Shrine at Cape Clear by R.S. Thomas

She is more white than the sea’s

Purest spray, and colder

To touch. She is nourished

By salt winds, and the prayers

Of the drowned break on her. She smiles

At the stone angels, who have turned

From the sea’s truth to worship

The mystery of her dumb child.

The bay brings her the tribute

Of its silences. The ocean has left

An offering of the small flowers

Of its springs; but the men read,

Beyond the harbour on the horizon,

The fury of its obituaries

by R. S. Thomas

from Not That He Brought Flowers (1968)


Fun fact: The poem refers to Cape Clear Island off the coast of Ireland. Clear Island or Cape Clear Island (officially known by its Irish name: Cléire, and sometimes also called Oileán Chléire) lies south-west of County Cork in Ireland. It is the southernmost inhabited part of the island of Ireland and has a population of over 100 people. Officially it is a Gaeltacht (Irish-speaking area), and most inhabitants speak Irish and English. Archaeological sites on the island include a prehistoric cup-marked stone (moved to the island’s museum), a fulacht fiadh at Gort na Lobhar, a neolithic passage tomb at Cill Leire Forabhain, several standing stones around the island, a promontory fort at Dún an Óir, and a signal tower dating from the Napoleonic Wars. The island also has a number of early Christian sites, and is reputed to be the birthplace of Saint Ciarán of Saigir. The ruins of 12th century church are close to the main pier.

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Red Nosed Frost [extract] by Nikolay Nekrasov

Not the autumn wind in the forest,

not streams hurtling down to the plains –

what we hear is Frost the Commander,

patrolling his far-flung domains.

 

Has snow been swept by the blizzards

over every pathway and track?

Is there any bare ground still showing,

any last brown fissure or crack?

 

Have the oak trees been handsomely dappled,

are the tops of the pines fluffed just right?

Have the ice floes been shackled together

so that every lake is gripped tight?

 

Frost comes striding over the treetops;

shards of ice crackle under his tread.

Lord Frost moves closer and closer;

beams of sunlight dance in his beard.

 

What pathway is closed to a wizard?

Ever nearer the widow he draws.

Now Frost is looming above her,

rehearsing his wintry laws.

 

There he stands in a pine tree,

beating time with his cane,

boasting of his own glory

and repeating his old refrain:

 

‘No need to be bashful, sweet maiden,

see how fine a Commander I am!

Speak truthfully now: have you ever

glimpsed a more handsome young man?

 

‘Blizzards, downpours and whirlwinds –

I can quieten them all in a trice;

I can stroll out over the ocean

and build myself chambers of ice.

 

‘One breath – and the greatest of rivers

lie silenced beneath my yoke,

transformed to the strongest of bridges,

broad roads for the merchant folk.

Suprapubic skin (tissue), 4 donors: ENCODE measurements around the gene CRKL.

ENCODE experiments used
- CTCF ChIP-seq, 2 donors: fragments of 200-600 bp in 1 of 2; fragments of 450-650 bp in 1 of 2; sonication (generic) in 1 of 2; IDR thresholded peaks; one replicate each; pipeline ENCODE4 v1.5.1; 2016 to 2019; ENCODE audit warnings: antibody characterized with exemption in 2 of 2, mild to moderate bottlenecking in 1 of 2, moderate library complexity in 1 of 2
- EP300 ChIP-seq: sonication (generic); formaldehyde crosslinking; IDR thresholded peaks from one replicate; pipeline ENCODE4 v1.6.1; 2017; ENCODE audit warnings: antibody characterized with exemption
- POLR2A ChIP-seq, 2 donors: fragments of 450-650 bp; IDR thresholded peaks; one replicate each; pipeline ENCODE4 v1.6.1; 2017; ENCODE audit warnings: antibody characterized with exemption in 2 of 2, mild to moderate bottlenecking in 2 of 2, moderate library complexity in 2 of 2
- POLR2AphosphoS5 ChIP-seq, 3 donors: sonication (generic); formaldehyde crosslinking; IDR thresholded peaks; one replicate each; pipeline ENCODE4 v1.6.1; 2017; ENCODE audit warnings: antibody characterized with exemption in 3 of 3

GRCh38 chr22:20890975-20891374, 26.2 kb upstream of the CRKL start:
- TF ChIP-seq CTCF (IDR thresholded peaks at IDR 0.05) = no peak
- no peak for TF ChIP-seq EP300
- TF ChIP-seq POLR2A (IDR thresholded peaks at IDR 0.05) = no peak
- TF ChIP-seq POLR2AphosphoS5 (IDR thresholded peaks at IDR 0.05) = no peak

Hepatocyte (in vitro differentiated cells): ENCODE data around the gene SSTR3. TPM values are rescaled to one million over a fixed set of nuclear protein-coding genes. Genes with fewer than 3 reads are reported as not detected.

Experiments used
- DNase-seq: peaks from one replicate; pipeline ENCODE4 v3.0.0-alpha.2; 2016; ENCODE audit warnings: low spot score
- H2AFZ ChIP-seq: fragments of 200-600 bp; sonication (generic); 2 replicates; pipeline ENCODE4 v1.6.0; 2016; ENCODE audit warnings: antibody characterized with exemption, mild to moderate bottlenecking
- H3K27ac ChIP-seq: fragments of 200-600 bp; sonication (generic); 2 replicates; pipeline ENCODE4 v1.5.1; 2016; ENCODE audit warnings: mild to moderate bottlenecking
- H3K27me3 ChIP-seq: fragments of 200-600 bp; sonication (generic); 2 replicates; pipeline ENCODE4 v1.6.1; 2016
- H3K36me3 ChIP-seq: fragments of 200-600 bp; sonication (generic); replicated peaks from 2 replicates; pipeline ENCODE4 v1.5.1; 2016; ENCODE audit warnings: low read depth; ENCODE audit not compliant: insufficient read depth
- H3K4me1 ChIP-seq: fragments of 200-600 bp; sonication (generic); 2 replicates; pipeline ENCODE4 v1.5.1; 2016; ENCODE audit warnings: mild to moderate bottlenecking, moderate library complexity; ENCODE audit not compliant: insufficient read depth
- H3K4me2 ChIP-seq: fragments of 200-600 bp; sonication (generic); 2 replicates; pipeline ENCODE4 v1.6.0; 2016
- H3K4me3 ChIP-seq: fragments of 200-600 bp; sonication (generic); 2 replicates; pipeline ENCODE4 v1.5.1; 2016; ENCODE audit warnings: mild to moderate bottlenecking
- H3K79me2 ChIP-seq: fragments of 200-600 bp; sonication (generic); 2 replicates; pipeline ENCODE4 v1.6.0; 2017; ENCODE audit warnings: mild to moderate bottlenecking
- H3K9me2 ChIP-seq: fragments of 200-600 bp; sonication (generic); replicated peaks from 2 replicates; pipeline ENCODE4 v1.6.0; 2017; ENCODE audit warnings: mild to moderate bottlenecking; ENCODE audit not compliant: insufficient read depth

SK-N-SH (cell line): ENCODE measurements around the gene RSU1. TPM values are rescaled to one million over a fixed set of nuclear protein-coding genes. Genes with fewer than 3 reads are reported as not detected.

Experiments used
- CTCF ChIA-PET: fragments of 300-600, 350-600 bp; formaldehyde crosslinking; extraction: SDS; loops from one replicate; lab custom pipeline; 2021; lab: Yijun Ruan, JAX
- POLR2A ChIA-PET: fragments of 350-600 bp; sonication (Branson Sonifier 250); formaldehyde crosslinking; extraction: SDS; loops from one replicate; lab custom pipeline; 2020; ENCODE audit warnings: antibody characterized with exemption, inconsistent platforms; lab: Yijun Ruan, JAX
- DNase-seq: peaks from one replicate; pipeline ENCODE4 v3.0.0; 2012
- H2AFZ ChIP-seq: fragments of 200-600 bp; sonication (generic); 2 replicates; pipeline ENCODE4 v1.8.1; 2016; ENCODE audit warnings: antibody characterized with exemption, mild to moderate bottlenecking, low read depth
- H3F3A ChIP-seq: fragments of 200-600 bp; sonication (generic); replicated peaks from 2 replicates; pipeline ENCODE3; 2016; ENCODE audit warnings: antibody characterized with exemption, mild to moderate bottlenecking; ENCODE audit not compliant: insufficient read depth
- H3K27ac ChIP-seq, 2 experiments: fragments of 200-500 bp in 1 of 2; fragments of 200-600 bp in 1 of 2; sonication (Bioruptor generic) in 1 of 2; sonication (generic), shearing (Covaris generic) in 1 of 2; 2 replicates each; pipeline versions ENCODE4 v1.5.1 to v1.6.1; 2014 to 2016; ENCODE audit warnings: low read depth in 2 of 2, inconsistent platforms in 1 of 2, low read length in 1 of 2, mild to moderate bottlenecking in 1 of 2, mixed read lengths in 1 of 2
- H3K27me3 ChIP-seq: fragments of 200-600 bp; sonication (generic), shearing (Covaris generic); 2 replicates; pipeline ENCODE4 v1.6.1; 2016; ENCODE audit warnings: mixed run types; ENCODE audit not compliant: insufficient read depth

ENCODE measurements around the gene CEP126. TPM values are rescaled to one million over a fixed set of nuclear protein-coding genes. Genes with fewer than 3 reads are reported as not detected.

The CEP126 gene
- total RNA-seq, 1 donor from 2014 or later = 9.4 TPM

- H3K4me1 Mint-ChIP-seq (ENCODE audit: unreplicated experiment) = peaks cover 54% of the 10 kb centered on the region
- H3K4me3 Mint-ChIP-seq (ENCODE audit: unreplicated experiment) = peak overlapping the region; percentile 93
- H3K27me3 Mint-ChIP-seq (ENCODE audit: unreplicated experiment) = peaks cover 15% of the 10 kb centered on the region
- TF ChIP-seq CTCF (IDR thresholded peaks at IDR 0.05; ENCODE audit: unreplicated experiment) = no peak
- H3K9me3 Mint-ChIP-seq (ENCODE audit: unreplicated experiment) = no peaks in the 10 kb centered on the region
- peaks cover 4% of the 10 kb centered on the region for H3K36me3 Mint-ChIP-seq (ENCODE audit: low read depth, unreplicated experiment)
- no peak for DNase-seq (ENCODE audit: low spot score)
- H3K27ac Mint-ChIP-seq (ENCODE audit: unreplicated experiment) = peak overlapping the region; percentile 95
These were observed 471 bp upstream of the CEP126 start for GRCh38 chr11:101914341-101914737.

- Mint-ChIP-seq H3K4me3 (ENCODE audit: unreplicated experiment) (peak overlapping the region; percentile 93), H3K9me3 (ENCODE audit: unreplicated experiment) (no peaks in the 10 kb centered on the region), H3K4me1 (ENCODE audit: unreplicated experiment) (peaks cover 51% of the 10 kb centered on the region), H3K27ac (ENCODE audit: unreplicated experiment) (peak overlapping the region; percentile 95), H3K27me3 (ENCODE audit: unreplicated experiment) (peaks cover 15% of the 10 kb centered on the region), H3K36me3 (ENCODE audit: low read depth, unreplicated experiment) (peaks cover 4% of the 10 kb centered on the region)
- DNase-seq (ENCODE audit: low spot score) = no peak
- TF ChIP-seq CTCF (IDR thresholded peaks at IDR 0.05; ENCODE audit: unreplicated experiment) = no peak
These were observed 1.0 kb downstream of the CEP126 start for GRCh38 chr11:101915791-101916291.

‘I love dropping down into graves

to scatter diamonds over the dead,

to freeze the blood in their veins

and ice the brains in their heads.

 

‘I love frightening a lonely robber

riding home with a purse he’s plundered:

in the depth of the forest silence

I make branches resound like thunder.

 

‘Old women go rushing back home,

their heads full of spirits and devils.

But there’s more pleasure still to be had

with drunkards returning from revels.

 

‘I don’t need chalk to whiten their faces!

I set their noses ablaze without fire!

I freeze beards to reins in a tangle

not even an axe can sever!

 

‘I’m rich, there’s no counting my treasure;

my fortune’s as great as the world.

Every day I bejewel my kingdom

anew with silver and pearls.

 

‘Dear Maiden, I bid you now enter

my empire. Let me make you my queen!

We shall reign in glory all winter,

then let summer slip by in a dream.

 

‘Come, maiden, and let me warm you

in a palace of pale blue ice!’

So Lord Frost sings out above her

as he swings his sparkling mace.

 

‘Are you warm enough there, dear maiden?’

he calls from high in the pine.

‘Oh yes,’ the young widow answers –

and icy shivers run down her spine.

 

Now Frost has dropped down lower,

his mace swinging ever so near,

and he whispers softly and tenderly:

‘Warm enough?’ ‘Oh yes, my dear!’

 

Warm enough – but what does she feel?

Frost’s breath has already numbed her

and needles of ice from his beard,

though colder and sharper than steel,

are lulling her into slumber.

 

‘Are you warm enough now?’ Frost whispers,

his arms now encircling her waist –

and she hears not Frost but Proklyusha

and all she sees is long past.

 

On her lips and her eyes and her shoulders

Darya feels the wizard’s long kisses –

and she sees not Frost but her husband

and she drinks in his honeyed whispers.

 

He’s talking to her of a wedding,

his words so caressing and sweet

that Darya’s eyes are now closing

and her axe lies still by her feet.

 

And the arc of a smile now parts

the poor lips of the wretched widow.

White flakes now cover her eyelids

and needles of ice her brow…

 

A lump of snow falls on Darya

as a squirrel takes a flying leap,

but Darya does not lift a finger;

she’s frozen, enchanted, asleep.

 

by Николай Алексеевич Некрасов (Nikolay Alexeyevich Nekrasov)

(1864)

translated by Robert Chandler and Boris Dralyuk